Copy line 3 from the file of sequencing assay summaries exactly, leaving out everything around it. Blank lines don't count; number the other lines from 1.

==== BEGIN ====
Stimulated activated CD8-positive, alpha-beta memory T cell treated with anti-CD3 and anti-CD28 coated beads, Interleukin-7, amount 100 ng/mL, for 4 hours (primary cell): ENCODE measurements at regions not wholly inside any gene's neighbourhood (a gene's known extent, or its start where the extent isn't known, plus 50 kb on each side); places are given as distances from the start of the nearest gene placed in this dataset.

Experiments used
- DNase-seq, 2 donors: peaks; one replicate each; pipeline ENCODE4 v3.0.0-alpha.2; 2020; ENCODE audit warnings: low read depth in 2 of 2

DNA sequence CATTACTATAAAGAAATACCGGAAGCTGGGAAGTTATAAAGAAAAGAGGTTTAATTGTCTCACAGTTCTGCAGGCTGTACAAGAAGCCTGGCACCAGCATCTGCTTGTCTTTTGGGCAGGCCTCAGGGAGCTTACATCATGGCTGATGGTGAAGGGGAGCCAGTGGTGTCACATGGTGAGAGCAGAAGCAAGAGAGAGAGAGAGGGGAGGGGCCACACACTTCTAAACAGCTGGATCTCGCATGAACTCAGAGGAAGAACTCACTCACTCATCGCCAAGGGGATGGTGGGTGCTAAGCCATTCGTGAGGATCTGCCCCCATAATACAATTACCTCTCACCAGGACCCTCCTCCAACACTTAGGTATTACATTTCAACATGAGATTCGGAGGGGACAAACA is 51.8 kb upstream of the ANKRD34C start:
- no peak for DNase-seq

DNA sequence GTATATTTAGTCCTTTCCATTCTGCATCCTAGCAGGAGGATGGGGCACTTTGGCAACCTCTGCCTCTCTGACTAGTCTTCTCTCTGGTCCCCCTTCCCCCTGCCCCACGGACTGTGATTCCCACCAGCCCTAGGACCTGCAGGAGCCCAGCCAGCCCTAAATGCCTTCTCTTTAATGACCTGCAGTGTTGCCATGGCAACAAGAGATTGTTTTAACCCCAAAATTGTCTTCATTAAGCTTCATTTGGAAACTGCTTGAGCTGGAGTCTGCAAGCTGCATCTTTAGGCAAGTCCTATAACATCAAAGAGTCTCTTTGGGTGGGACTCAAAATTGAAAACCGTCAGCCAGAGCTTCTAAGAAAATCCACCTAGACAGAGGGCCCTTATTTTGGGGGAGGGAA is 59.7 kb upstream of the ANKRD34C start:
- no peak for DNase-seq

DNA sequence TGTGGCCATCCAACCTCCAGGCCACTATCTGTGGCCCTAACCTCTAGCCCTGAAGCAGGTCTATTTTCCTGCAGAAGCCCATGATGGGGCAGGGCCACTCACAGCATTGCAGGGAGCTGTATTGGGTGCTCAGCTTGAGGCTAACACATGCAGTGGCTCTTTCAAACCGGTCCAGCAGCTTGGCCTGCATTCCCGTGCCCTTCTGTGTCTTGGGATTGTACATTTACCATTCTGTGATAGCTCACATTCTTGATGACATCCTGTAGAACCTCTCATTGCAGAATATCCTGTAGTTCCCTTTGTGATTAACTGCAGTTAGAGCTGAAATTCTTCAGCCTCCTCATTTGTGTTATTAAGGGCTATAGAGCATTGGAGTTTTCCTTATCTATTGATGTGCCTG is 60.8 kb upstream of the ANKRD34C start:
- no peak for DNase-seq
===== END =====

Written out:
- DNase-seq, 2 donors: peaks; one replicate each; pipeline ENCODE4 v3.0.0-alpha.2; 2020; ENCODE audit warnings: low read depth in 2 of 2